Complications of Nipple Piercing

Body piercing has been a form of art for thousands of years, and although the exact history of nipple piercing is disputed, a 2003 article in "The Lancet" notes that it goes back at least as far as Victorian times. While piercing any body part always presents a risk for complication, good aftercare can promote healing and reduce the risk of infection.

A close-up of jewelry in a body piercing shop. (Image: JackF/iStock/Getty Images)

Nipple Enlargement

Piercing involves driving a hole into the delicate tissues of the nipple, which can lead to swelling, bruising and bleeding -- all of which are normal and temporary. Although the initial swelling resolves during the healing process -- which varies from 6 weeks to 6 months -- some people who pierce their nipples experience a permanent enlargement of the nipple after piercing.

Possible Infection

Infection is a complication with any body piercing. Piercing creates a deliberate wound, through which bacteria can enter. The Association of Professional Piercers recommends gently cleaning your nipples with soap and water daily, washing your hands first to avoid introducing dirt and bacteria to your piercing site. Drying your nipples with clean paper towels rather than a towel -- which can harbor bacteria, especially if it's been used already -- can also help protect against infection.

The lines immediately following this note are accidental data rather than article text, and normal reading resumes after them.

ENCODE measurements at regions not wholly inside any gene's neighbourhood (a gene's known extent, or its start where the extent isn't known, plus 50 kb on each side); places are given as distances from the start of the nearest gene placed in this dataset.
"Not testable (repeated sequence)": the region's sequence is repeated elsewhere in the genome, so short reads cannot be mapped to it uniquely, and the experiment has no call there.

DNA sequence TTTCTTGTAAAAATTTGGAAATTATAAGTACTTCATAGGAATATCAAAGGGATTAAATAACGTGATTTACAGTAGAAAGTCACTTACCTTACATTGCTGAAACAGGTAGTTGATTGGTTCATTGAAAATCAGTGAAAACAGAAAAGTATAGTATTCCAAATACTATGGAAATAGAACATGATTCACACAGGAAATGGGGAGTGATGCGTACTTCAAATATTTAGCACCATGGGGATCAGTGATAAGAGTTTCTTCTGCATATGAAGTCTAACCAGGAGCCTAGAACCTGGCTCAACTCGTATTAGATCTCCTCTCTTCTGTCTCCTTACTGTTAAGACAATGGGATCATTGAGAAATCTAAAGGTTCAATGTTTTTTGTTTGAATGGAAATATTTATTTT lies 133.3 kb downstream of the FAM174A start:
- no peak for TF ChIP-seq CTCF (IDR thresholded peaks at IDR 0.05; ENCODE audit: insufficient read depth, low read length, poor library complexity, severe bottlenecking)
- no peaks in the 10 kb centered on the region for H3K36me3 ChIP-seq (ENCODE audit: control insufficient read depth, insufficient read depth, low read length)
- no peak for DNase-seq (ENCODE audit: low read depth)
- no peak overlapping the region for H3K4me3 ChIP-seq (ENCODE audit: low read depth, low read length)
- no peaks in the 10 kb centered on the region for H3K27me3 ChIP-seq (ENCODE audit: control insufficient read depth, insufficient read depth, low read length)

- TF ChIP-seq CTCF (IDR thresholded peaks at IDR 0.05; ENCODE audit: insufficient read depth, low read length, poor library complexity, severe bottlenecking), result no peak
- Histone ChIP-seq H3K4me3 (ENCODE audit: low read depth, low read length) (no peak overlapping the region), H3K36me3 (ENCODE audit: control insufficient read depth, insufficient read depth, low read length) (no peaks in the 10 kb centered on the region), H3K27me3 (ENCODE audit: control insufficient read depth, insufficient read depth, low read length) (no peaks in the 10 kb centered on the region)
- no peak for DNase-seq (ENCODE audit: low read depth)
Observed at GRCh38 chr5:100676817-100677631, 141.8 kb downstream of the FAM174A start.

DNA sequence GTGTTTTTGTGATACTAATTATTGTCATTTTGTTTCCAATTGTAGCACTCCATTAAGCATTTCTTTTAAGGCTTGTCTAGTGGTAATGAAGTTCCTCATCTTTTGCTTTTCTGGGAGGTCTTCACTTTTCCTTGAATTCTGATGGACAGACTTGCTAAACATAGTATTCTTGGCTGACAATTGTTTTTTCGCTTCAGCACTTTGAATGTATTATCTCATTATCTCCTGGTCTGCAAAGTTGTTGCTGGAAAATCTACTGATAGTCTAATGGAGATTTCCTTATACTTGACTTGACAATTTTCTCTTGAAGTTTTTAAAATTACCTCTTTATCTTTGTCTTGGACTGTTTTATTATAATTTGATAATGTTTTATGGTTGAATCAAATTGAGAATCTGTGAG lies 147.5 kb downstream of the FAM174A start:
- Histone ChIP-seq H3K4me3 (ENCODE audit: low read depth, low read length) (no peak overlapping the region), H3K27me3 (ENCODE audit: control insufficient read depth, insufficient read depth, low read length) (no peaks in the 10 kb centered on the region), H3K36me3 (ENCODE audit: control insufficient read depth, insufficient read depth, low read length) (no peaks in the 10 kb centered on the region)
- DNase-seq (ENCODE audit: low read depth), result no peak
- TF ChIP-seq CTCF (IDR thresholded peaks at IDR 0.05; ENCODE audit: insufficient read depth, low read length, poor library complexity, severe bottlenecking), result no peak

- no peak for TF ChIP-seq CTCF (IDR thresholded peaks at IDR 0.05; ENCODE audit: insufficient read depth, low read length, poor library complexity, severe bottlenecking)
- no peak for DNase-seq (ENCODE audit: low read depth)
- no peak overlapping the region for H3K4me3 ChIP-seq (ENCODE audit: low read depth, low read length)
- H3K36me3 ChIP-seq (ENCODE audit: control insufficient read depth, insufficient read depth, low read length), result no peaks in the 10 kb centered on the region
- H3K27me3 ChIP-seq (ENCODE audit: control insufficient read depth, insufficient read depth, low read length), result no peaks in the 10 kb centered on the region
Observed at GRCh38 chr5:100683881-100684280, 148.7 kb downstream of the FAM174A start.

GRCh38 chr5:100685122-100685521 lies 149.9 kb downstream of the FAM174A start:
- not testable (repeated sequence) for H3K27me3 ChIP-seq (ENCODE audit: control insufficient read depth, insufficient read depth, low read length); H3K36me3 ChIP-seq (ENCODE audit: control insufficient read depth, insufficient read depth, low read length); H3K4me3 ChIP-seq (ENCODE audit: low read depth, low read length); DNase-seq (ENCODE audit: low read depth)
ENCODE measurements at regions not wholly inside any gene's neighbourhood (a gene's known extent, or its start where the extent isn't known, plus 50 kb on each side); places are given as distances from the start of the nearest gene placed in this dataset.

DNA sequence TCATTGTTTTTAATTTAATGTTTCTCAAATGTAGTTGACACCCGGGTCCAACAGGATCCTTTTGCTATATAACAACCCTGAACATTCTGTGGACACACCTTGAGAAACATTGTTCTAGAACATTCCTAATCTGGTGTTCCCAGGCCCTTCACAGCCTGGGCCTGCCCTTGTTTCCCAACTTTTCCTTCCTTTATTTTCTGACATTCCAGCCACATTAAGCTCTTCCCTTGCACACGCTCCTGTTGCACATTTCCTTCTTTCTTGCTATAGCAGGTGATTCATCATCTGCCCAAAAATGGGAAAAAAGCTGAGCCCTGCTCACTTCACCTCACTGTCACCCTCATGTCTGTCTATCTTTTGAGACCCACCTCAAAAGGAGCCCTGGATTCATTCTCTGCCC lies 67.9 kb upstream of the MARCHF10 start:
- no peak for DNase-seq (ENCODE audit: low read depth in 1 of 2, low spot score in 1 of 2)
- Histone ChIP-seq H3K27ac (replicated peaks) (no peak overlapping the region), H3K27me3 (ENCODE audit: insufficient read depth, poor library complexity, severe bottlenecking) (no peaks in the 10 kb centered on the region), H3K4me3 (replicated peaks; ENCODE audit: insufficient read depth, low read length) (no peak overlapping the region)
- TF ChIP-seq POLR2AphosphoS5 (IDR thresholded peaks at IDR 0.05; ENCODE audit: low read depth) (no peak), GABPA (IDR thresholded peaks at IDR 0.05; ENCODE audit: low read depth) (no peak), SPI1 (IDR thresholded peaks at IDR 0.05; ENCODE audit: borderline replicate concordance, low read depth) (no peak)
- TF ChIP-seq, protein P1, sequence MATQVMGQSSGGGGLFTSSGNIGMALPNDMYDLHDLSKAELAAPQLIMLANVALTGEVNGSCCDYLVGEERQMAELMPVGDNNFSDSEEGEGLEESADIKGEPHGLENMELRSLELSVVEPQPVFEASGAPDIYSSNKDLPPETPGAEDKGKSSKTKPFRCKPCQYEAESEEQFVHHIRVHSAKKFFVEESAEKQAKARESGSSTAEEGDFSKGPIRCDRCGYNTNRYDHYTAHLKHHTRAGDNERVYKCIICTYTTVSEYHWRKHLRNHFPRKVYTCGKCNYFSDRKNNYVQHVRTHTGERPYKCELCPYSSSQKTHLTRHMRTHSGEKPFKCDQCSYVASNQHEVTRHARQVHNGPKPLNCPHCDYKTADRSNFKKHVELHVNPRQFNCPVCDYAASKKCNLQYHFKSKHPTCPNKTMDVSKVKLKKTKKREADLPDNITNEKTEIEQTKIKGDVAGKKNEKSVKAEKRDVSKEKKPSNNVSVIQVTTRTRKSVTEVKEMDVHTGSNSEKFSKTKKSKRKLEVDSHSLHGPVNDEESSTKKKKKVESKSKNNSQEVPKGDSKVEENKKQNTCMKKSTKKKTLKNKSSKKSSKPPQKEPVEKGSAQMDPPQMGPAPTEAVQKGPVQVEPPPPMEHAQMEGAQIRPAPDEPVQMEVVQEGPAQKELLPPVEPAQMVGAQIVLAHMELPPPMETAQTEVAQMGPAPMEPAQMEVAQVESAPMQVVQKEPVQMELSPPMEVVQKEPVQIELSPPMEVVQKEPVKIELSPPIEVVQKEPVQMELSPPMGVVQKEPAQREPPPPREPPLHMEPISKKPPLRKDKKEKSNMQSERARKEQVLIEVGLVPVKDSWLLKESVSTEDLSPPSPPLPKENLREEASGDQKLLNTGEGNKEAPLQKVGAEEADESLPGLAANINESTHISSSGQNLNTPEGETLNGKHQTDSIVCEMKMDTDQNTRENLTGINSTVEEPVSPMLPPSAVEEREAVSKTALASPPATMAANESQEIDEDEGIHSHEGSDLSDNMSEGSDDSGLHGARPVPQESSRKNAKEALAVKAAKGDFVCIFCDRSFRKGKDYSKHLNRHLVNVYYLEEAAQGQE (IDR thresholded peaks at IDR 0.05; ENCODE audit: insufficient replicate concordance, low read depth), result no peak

Loss of Sensation

Pain and some residual soreness of the nipple is to be expected directly after a piercing and will typically resolve as normal healing progresses. Some people, however, experience the complication of numbness after piercing their nipples. Unfortunately, this numbness seems to be a permanent condition—most people who experience numbness do not regain sensation.

REFERENCES & RESOURCES
Load comments
PARTNER & LICENSEE OF THE LIVESTRONG FOUNDATION

Copyright © 2019 Leaf Group Ltd. Use of this web site constitutes acceptance of the LIVESTRONG.COM Terms of Use , Privacy Policy and Copyright Policy . The material appearing on LIVESTRONG.COM is for educational use only. It should not be used as a substitute for professional medical advice, diagnosis or treatment. LIVESTRONG is a registered trademark of the LIVESTRONG Foundation. The LIVESTRONG Foundation and LIVESTRONG.COM do not endorse any of the products or services that are advertised on the web site. Moreover, we do not select every advertiser or advertisement that appears on the web site-many of the advertisements are served by third party advertising companies.